Not since the Great Depression have Americans harbored so much ill-will against what were once called “the monied interests.”

This should worry Wall Street and the big banks.

The latest evidence: Bank of America’s decision this week to drop its plans to charge customers $5 a month for making purchases with their debit cards, in the wake of a customer revolt.


Jay Leno

On change.org, a 22-year-old Washington, D.C., activist named Molly Katchpole started a petition against the BofA fee that gathered 306,000 signatures in less than a month. Politicians chimed in (for better or worse) and even Jay Leno got into the act, saying on Halloween night:

One kid wanted to charge me five bucks to give him candy…I said, “Who are you supposed to be?” He said, “Bank of America!”

BofA reversed itself after rivals Wells Fargo, J.P. Morgan Chase, Sun Trust and Regions Financial said they’d drop customer tests of new debit fees. Analysts say this will cost the banking industry as much as $8 billion in foregone revenue.

In other words, the banks are giving up billions of dollars because people don’t trust them to do the right thing.

 

Occupy Wall Street is but one manifestation of the discontent, even anger, that people feel towards powerful banks.  Move Your Money Project, an Internet and Facebook campaign, aims to persuade consumers to move their accounts from Wall Street banks to credit unions or community lenders. You can also see stepped-up efforts by local banks and customer-friendly banks like TD Bank (“America’s Most Convenient Bank”) to win away customers of the Wall Street crew.

Much of the ill will is deserved, dating back as it does to the  2008 financial meltdown. In a column called Confronting the Malefactors, Paul Krugman wrote:

In the first act, bankers took advantage of deregulation to run wild (and pay themselves princely sums), inflating huge bubbles through reckless lending. In the second act, the bubbles burst — but bankers were bailed out by taxpayers, with remarkably few strings attached, even as ordinary workers continued to suffer the consequences of the bankers’ sins. And, in the third act, bankers showed their gratitude by turning on the people who had saved them, throwing their support — and the wealth they still possessed thanks to the bailouts — behind politicians who promised to keep their taxes low and dismantle the mild regulations erected in the aftermath of the crisis.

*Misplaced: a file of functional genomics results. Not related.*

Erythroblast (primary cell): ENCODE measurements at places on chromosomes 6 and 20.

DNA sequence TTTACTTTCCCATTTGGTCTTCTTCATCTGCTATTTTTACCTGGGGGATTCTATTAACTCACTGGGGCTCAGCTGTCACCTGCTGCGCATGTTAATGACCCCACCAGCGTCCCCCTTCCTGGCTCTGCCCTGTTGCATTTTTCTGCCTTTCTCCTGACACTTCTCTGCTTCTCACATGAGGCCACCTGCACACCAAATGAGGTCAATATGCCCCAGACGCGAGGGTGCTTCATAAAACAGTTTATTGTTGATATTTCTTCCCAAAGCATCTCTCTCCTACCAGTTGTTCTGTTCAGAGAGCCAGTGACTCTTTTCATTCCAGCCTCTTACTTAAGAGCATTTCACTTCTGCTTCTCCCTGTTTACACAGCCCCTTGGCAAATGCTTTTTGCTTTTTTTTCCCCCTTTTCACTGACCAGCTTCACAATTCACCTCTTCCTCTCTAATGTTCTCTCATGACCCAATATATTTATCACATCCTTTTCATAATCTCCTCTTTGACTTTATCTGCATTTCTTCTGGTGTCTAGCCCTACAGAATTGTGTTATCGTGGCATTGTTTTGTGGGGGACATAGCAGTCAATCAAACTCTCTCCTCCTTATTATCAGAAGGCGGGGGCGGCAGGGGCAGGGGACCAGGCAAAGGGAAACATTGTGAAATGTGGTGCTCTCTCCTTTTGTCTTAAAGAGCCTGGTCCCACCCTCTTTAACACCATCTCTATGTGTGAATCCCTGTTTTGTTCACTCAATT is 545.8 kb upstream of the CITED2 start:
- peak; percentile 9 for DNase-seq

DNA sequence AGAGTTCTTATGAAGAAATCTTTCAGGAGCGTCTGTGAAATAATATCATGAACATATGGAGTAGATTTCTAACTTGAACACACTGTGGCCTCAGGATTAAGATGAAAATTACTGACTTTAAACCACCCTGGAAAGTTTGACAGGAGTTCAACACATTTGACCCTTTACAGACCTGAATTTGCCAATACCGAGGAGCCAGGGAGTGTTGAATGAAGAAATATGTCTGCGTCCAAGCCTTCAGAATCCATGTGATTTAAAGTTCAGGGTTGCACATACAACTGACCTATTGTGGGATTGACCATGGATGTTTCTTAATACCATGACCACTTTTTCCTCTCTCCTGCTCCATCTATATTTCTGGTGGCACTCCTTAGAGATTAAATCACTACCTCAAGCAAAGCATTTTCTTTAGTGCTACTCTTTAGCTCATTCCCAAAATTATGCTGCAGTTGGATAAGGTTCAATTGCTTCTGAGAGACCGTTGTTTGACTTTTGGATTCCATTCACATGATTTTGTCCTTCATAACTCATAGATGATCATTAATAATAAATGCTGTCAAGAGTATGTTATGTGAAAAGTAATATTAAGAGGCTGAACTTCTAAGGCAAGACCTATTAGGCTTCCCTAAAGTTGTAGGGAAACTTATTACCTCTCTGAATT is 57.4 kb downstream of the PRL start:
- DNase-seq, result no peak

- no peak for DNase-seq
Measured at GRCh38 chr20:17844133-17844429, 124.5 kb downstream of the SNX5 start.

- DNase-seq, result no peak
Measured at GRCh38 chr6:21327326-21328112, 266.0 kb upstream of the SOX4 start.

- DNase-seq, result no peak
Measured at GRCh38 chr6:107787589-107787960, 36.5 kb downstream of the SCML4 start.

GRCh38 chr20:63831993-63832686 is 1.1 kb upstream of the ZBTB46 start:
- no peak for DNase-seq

Actually, it’s worse that that. In a 4,000-word take-down headlined Which is the Worst Bank? on The Daily Beast, investigative reporter Gary Rivlin chronicles a long list of offenses by the banks, ranging from J.P. Morgan’s decision to evict military families from their homes (despite a law against doing so) to Wells Fargo’s practice of pushing minority borrowers into high-priced mortgages, dubbed “ghetto loans.” Nice.

People don’t read the financial pages probably aren’t aware of the egregious behavior that infected the banks. Last month,  Citi agreed to pay $285 million (without denying or admitting guilt) to settle an SEC complaint. The bank defrauded its own clients by selling them shares in a mortgage-backed security that was designed to fail, and then bet its own money that the security would collapse, which it did, according to the regulators.

If that sounds familiar, it should: Goldman Sachs paid $550 million to the SEC (again, without denying or admitting guilt) because it failed to inform clients that it had allowed John Paulson, a prominent hedge-fund manager, to pick sub-prime home loans he thought wold fail; he bet against the loans, which Goldman repackaged and sold to unsuspecting investors, a.k.a., the clients that Goldman is supposed to serve.

By contrast, BofA’s $5 fee seems both trivial and defensible. The bank was transparent about its plans for the fee, which helps offset the cost of a nationwide network of ATMs as well as the costs of processing debit charges, which are now capped by the government. Not that I feel sorry for BofA. Rivlin wrote:

Bank of America received two bailouts from Washington totaling $45 billion—and since that time has spent more than $9 million on D.C. lobbyists. The bank was particularly generous to Ken Lewis, the deposed CEO behind the ill-conceived purchases of Countrywide and Merrill: he left the company with an exit package of nearly $64 million in retirement pay.

So what should the big banks do to repair their tattered reputations?

This would be a start:

1. Curb executive pay. It’s outrageous, especially when CEOs  who fail still collect millions. Excessive pay breeds terrible cynicism about business.

2. Instill a culture of service from top to bottom. Easier said than done, but tell people again and again that their job is to serve customers.

3. Punish unethical behavior, ruthlessly.

One final thought: If I were the regulatory czar, I’d cap the size of banks. They are bigger than ever. They won’t be allowed to fail if things go awry again. As a result, they have little incentive to be prudent. Please see the chart below from the Jan-Feb 2010 Mother Jones. (Click to make it bigger.) I find it troubling.

You can also check out Move Your Money. That’s one way to cut the big banks down to size.

Disclosure: I’ve done writing and speaking in the past for JP Morgan and Citi. For what it’s worth, I was impressed by the values of CEOs Jamie Dimon and Vikram Pandit. Maybe these banks are too big to manage, as well as too big to fail.

Photo collage: The Daily Beast